For all these reasons, it’s important to talk with the teacher if you have any concerns regarding bullying. Approach the conversation from the perspective that you’re concerned about the issue and want the teacher’s help rather than wanting the teacher to do something specific to resolve the problem. This leaves space for you and the teacher to come up with solutions together to help your child. If you enlist the teacher as an ally, you may be able to find a way to resolve the problem that doesn’t require a lot of parental involvement. This is important for fostering independence and avoiding the appearance that your child is a “baby” who always runs to their parent, which can lead to more bullying.
Put Things In Perspective
All bullying is wrong. There are too many stories of children who commit suicide or who lash out violently at classmates because they have been bullied. So you certainly don’t want to ignore it if your child is being bullied. At the same time, you don’t want to react to every incident the same way. Save your energy for the bigger battles–if a child is continually bullying your child after you’ve taught your child to recognize bullies and walk away, if your child is unhappy or angry because of being bullied or if another child physically attacks your child.
It’s hard to find a balance between protecting your child and letting him or her solve problems themselves. This is challenging for all parents, but it’s especially challenging for parents of children with Aspergers because sometimes it’s hard to tell whether your child fully understands what’s going on.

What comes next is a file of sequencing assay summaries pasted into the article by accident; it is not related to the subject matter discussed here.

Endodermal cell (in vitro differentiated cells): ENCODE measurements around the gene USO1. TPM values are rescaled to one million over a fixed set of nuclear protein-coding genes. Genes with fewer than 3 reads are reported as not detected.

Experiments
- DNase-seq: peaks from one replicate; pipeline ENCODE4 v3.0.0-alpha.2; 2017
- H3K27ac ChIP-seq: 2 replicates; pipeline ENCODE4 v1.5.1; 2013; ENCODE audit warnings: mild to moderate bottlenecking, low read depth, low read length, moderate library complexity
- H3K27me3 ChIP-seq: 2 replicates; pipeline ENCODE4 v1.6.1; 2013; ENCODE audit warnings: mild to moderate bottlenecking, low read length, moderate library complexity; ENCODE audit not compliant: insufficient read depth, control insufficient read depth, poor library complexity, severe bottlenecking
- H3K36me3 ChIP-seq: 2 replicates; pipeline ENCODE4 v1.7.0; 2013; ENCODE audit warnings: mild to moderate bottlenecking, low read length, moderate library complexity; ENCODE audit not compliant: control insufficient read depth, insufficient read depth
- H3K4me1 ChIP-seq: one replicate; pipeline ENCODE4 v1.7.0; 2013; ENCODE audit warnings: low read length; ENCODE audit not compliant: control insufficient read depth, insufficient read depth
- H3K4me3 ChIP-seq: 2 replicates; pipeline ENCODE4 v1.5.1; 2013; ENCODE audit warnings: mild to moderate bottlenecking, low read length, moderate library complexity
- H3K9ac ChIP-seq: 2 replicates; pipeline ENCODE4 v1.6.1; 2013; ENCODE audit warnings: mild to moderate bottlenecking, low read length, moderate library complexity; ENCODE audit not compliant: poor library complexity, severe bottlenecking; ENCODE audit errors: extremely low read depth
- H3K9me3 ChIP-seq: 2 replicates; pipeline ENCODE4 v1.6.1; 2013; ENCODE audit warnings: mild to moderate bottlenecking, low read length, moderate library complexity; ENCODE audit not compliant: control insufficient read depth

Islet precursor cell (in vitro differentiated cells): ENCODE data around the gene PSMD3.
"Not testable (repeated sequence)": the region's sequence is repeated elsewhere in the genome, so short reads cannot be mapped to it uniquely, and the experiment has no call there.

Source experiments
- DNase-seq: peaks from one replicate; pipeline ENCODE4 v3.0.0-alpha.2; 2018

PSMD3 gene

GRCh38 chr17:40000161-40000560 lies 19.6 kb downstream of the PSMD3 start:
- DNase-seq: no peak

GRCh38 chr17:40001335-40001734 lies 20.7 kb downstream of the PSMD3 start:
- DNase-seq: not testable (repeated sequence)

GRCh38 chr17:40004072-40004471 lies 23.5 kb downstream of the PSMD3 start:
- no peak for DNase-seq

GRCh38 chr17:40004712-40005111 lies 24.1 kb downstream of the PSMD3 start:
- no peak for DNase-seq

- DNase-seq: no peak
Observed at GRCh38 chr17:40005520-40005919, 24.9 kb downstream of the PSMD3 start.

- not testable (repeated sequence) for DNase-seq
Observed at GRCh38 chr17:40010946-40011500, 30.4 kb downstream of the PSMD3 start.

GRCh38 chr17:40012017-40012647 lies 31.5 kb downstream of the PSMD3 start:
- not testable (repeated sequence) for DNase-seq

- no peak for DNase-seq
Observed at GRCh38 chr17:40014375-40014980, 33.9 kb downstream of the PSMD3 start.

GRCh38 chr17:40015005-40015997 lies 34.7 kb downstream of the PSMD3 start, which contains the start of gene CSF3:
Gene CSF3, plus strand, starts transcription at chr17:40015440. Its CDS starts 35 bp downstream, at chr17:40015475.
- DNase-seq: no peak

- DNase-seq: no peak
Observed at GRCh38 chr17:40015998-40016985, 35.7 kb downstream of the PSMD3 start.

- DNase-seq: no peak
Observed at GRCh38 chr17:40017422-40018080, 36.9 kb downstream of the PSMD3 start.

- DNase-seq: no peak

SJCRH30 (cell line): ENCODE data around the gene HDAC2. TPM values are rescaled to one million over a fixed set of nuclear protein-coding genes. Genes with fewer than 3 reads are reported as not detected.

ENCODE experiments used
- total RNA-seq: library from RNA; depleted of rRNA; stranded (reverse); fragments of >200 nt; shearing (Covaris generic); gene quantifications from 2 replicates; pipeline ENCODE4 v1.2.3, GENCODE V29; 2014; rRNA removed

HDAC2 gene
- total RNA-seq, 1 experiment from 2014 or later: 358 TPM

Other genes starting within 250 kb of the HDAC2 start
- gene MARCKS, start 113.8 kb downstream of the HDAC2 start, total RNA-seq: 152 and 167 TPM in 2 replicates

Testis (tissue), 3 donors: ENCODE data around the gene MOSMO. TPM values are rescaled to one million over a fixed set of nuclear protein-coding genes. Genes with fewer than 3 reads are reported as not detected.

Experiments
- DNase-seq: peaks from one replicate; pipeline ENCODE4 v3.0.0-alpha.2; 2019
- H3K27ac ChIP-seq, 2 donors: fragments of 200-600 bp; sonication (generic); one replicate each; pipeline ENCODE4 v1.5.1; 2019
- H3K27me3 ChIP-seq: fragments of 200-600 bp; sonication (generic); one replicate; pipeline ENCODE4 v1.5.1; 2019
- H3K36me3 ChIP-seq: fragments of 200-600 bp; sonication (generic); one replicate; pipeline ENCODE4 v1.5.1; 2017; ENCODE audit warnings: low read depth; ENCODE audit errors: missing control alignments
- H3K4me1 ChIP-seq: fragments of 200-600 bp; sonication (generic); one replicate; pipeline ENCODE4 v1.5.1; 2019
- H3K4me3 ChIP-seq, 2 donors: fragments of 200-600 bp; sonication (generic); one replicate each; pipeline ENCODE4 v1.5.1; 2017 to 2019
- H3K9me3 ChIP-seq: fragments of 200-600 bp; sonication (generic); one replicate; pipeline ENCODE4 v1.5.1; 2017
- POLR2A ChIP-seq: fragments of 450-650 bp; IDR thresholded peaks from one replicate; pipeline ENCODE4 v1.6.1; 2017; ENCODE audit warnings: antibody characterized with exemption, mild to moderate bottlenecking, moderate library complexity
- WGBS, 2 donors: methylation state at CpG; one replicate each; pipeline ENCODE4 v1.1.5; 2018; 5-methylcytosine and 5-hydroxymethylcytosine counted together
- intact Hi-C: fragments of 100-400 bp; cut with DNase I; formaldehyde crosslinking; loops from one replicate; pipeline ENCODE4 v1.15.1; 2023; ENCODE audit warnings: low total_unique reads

The best thing to do is keep lines of communication open with both your child and the school. Talk to your child about what he or she experiences in school. Encourage your child to talk about what’s happening socially as well as what’s happening in class–some children with Aspergers don’t consider social interactions important enough to tell you about. You should also check in regularly with your child’s teacher to see how things are going in general and to create a relationship with that person so that you can find out about and handle problems.
Parenting a child with Aspergers is challenging in many respects, and dealing with bullies is one of the harder ones because you want to protect your child from harm. If you practice communication with both your child and the school, it will help you resolve problems before they get out of control.
Thank you so much to our guest blogger, Jack Ori!  
Jack Ori has earned a living as a freelance author since 2009 and has written over 5,000 articles on financial, legal and self-help topics. He has a Bachelor's in Psychology from Pitzer College and a Masters in Creative Writing from USC. He draws upon personal experience as a person with autism to inspire others who are facing significant obstacles to a fulfilling life to find ways to succeed. He now also works as a Communications Coach for teenagers and families with Asperger's.
Jack is available for consultation at: